Some beers - or more correctly beer types - turn up from the most unlikely places it would seem today, and one such candidate surfaced recently from a country in which there is no historical precedent for its existence.

Immodestly described simply as 'Bavarias Best' the front label gives away very little as to the content within. 

The beer comes from Germany, as the name suggests, a country synonymous with the lager style of  'bottom fermented' clean flavoured stylish beers, which at their best have a delicacy of palate and refinement few other countries can emulate.

The lager style, founded in Pilzen in the Czech Republic in 1842, changed the face of brewing on mainland Europe, but Germany gave it gravitas producing a number of variations on the theme which were regarded as definitive styles.

A closer inspection of the back label however reveals something very different. This particular beer has little or nothing in common with its German lager heritage, but more akin to the 'top fermented' brews produced across the channel in England.

It is one of a new breed of German beers that has broken away from its historical roots, which probably owes as much to the inspiration of American diversity and innovation as to its English origins - Imperial Stout.

It is though, by German standards, very out of the ordinary!

Imperial Stouts were originally produced in England for export to the Russian Aristocracy  prior to 1795. Top fermented, big and bold in style they were brewed to high alcohol levels, essential not just for their survival by sea, but to comfort the Russians through their harsh winters - as internal heating!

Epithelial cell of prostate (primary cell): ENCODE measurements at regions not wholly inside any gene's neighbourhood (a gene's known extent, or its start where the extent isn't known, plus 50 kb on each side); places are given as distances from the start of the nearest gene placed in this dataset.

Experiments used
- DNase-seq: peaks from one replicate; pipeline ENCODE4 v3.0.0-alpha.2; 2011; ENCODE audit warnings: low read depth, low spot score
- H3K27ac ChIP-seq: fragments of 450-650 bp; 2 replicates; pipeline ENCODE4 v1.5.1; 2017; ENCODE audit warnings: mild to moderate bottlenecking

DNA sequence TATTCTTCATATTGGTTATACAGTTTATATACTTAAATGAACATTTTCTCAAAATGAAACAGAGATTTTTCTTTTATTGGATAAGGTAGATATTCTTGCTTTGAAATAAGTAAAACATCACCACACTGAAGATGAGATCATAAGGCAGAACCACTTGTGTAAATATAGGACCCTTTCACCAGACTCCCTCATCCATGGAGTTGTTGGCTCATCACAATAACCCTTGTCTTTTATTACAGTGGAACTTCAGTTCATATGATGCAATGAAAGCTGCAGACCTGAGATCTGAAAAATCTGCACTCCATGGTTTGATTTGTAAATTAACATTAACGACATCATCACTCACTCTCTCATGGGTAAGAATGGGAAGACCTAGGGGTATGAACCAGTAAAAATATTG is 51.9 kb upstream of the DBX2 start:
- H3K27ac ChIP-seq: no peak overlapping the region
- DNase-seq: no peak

This German example, brewed by Schonramer in Bavaria, is following a trend amongst a number of newer breweries in Germany who are re-discovering top fermented styles, be it Brown Ales, India Pale Ales or Stouts, and introducing them to  a new audience who have travelled and experienced what the American and British brewers are doing with such beers - producing exciting, eclectic, flavoursome ales!

Another Brewery in Bavaria, Camba, has also been establishing a reputation for iself in producing such quality brews, and it is noteworthy that Eric Toft the brew-master from Schonramer created the recipe used by Camba for its Imperial Stout, sharing and collaborating much in the same way that the US and British brewers are currently doing.



And so to the beer itself. Whilst it is a good rendition of the Imperial Stout style ( and weighs in at the correct strength of 10%Alc/vol. ) it lacks a touch of intensity and depth you would normally associate with the style. 

Nevertheless, it is a fascinating insight into the way brewing trends are being influenced by global interaction. As little as 10 years ago such endeavours would have been unheard of in Germany.

The only other criticism I would level at the beer is the label itself. The message 'Bavarias Best' is simplistic enough (and there are other top fermenting beers in this range using colour coded labels to identify the styles) but for a beer that warrants more attention the important wording ,which contains the all important kudos, is on the back - Imperial Stout.  

Few other breweries worldwide would relegate this information to the back label.

A change of approach may not be forthcoming, but for serious beer enthusiasts it would be welcome and add far more credibility to the product.

In this instance the brewery should not be backward in coming forward...



The Camba brewery is one of the new breed of breweries in Bavaria producing impressive top fermented brews. Interestingly their Imperial Stout (right) is brewed to a recipe by Eric Toft of  the Schonramer Brewery. Influenced by US label designs they choose to put the Imperial Stout style to the fore...


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